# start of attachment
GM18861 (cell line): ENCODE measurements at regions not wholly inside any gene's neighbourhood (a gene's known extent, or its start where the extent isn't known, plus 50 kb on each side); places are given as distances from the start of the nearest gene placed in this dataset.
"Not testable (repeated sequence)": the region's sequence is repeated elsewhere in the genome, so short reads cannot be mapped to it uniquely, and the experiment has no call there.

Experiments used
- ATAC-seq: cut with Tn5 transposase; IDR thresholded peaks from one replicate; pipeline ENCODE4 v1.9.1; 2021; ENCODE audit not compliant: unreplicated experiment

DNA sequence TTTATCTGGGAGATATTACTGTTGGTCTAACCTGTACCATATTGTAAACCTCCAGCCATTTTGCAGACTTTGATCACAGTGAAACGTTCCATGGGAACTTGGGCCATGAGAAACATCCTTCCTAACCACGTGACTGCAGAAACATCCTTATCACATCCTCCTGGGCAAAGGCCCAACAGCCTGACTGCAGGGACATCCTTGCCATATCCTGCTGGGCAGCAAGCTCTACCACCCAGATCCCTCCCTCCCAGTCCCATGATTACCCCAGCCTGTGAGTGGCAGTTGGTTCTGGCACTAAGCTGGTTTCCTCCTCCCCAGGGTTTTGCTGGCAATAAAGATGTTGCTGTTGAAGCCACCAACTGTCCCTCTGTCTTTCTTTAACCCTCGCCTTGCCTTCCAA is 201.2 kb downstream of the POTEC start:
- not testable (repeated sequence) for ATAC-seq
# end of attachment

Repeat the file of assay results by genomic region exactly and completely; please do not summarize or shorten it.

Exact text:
GM18861 (cell line): ENCODE measurements at regions not wholly inside any gene's neighbourhood (a gene's known extent, or its start where the extent isn't known, plus 50 kb on each side); places are given as distances from the start of the nearest gene placed in this dataset.
"Not testable (repeated sequence)": the region's sequence is repeated elsewhere in the genome, so short reads cannot be mapped to it uniquely, and the experiment has no call there.

Experiments used
- ATAC-seq: cut with Tn5 transposase; IDR thresholded peaks from one replicate; pipeline ENCODE4 v1.9.1; 2021; ENCODE audit not compliant: unreplicated experiment

DNA sequence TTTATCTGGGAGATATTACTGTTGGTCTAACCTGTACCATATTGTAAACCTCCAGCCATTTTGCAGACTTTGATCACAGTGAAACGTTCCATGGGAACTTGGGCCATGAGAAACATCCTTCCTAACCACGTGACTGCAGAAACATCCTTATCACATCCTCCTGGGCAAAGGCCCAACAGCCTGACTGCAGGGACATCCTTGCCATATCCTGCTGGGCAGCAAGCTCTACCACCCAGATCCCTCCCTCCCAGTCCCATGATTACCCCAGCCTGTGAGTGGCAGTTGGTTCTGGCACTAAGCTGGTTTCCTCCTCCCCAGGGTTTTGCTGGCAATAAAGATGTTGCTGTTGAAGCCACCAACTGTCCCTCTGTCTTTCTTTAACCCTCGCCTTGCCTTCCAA is 201.2 kb downstream of the POTEC start:
- not testable (repeated sequence) for ATAC-seq